We could also blame the corporate capitalists, but, perhaps strangely, I’m sometimes hesitant about this. They often seem to work within the rules, even if only for the sake of appearances. For example, the fact that the availability of burgers and obesity are closely correlated is probably not directly causal. Nevertheless, according to Harvard University, for the first time in human history, the world has more overweight than underweight people, and globalization is a major reason for this: It has brought McDonald’s franchises to Mumbai and SUVs to Shanghai, digital TVs to Dar es Salaam and Nestle’s supermarket barges to the Amazon River delta.⁹ McDonald’s doesn’t force people to become obese. Indeed, you can see online that a single cheesburger and small chips and Coke Happy Meal offers a gal 32% of her daily kcals, 34% of her fats, and 40% of her salt.¹⁰ One might live on three Happy Meals a day. The information is there. Freedom of choice. McDonald’s has a duty to its shareholders, and, therefore, when nutritional degradation takes root, McDonald’s has a duty to exploit it. Thus, despite some very dodgy behaviour on issues like directors’ bonuses and tax avoidance, corporations surprisingly often work within the rules. It’s up to democracy to make sure that the rules produce the outcomes we want, and enforce them; a set of outcomes which, I assume, does not include teenagers who are simultaneously obese and malnourished. Of course, where corporations seek to get the rules bent, or lie, or bribe, that’s a different matter.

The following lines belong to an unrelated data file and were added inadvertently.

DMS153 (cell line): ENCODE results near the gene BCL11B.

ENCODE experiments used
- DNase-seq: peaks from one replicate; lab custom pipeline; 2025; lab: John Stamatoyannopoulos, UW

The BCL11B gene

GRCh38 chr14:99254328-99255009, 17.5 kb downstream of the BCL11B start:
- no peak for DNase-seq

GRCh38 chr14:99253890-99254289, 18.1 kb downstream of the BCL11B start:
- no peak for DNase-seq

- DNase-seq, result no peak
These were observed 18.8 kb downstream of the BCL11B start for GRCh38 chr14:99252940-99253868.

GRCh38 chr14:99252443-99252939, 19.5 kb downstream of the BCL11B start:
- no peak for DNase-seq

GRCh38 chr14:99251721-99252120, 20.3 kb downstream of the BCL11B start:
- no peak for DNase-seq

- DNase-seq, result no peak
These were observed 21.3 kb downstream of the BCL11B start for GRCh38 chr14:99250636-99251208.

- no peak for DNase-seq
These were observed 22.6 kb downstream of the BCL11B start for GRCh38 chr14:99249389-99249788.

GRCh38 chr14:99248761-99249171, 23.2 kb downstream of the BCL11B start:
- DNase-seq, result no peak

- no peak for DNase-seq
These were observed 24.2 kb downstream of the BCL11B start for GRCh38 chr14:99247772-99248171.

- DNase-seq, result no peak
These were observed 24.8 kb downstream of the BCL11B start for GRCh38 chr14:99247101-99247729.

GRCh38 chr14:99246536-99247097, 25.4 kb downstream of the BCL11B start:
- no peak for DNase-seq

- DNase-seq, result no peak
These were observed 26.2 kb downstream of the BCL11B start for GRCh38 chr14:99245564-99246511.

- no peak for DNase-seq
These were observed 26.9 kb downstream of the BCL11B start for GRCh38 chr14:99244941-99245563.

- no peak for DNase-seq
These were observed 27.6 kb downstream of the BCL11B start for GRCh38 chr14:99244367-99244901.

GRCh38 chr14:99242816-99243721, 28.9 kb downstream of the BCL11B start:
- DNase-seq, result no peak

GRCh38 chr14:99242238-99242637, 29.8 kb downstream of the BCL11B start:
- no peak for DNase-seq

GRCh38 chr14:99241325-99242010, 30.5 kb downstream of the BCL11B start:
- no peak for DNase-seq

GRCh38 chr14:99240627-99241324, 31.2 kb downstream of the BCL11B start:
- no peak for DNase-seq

Of course, where corporations seek to get the rules bent, or lie, or bribe, that’s a different matter. Starbucks and Amazon, for example, seem to be fulfilling their tax obligations in the UK while causing a fair amount of outrage to those who perceive those obligations as being disproportionately small. If they’re within the law, they’re within the law. Indeed, they have an obligation to be tax efficient in the interests of their shareholders. If they’re taking advantage of predatory tax regimes, it looks as though their conduct is impeccable, but that the rules are seriously deranged. If globalisation tends to concentrate commerce into the hands of effective monopolies which can switch the money round so they only pay taxes where there are none, you can’t blame corporations for being advocates of what, for the general welfare, may be a grossly ill-devised global economic system. However, just now we’re looking for those to whom the principal credit must go for the widespread misery, but you have to ask if the rules are right. When globalisation concentrates commerce into the hands of effective monopolies which can switch the money round so they only pay taxes where there are none, then the rules are wrong. So corporations are eager beneficiaries of and advocates for a grossly ill-devised global economic system, but just now we’re looking for those to whom the principal credit must go for the widespread misery; and who else, in the end, could claim the Oscar but the financial services industry, and the economists who so tirelessly promoted its interests? They can proudly claim to be the principal agents of the recent fiascos, even though they seem bashful about doing so.